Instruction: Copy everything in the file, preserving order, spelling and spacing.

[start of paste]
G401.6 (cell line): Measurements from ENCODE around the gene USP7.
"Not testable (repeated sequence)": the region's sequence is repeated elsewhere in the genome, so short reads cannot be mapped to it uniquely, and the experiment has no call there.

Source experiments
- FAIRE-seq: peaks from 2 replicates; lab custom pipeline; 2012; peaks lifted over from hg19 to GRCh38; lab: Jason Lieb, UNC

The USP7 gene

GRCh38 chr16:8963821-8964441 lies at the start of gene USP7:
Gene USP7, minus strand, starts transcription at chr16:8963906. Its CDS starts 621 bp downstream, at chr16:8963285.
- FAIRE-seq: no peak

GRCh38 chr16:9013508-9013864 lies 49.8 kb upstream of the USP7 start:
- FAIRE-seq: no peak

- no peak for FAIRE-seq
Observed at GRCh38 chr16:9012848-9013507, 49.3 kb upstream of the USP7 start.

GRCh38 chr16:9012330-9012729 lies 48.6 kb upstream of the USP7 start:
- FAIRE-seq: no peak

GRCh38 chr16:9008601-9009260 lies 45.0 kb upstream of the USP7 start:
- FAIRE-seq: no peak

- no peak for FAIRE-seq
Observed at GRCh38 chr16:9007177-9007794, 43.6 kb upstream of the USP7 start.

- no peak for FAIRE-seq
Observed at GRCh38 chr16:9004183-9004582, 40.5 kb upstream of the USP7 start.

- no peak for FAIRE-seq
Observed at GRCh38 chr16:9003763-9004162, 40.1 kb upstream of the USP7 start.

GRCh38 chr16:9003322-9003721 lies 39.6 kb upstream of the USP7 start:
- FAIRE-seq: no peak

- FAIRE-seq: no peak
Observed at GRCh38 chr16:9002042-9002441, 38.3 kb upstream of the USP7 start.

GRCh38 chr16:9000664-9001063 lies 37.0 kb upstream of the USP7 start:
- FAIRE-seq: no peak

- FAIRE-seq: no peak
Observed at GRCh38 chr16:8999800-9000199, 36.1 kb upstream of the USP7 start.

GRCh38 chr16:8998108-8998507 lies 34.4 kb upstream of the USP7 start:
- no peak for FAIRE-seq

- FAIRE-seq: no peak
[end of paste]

G401.6 (cell line): Measurements from ENCODE around the gene USP7.
"Not testable (repeated sequence)": the region's sequence is repeated elsewhere in the genome, so short reads cannot be mapped to it uniquely, and the experiment has no call there.

Source experiments
- FAIRE-seq: peaks from 2 replicates; lab custom pipeline; 2012; peaks lifted over from hg19 to GRCh38; lab: Jason Lieb, UNC

The USP7 gene

GRCh38 chr16:8963821-8964441 lies at the start of gene USP7:
Gene USP7, minus strand, starts transcription at chr16:8963906. Its CDS starts 621 bp downstream, at chr16:8963285.
- FAIRE-seq: no peak

GRCh38 chr16:9013508-9013864 lies 49.8 kb upstream of the USP7 start:
- FAIRE-seq: no peak

- no peak for FAIRE-seq
Observed at GRCh38 chr16:9012848-9013507, 49.3 kb upstream of the USP7 start.

GRCh38 chr16:9012330-9012729 lies 48.6 kb upstream of the USP7 start:
- FAIRE-seq: no peak

GRCh38 chr16:9008601-9009260 lies 45.0 kb upstream of the USP7 start:
- FAIRE-seq: no peak

- no peak for FAIRE-seq
Observed at GRCh38 chr16:9007177-9007794, 43.6 kb upstream of the USP7 start.

- no peak for FAIRE-seq
Observed at GRCh38 chr16:9004183-9004582, 40.5 kb upstream of the USP7 start.

- no peak for FAIRE-seq
Observed at GRCh38 chr16:9003763-9004162, 40.1 kb upstream of the USP7 start.

GRCh38 chr16:9003322-9003721 lies 39.6 kb upstream of the USP7 start:
- FAIRE-seq: no peak

- FAIRE-seq: no peak
Observed at GRCh38 chr16:9002042-9002441, 38.3 kb upstream of the USP7 start.

GRCh38 chr16:9000664-9001063 lies 37.0 kb upstream of the USP7 start:
- FAIRE-seq: no peak

- FAIRE-seq: no peak
Observed at GRCh38 chr16:8999800-9000199, 36.1 kb upstream of the USP7 start.

GRCh38 chr16:8998108-8998507 lies 34.4 kb upstream of the USP7 start:
- no peak for FAIRE-seq

- FAIRE-seq: no peak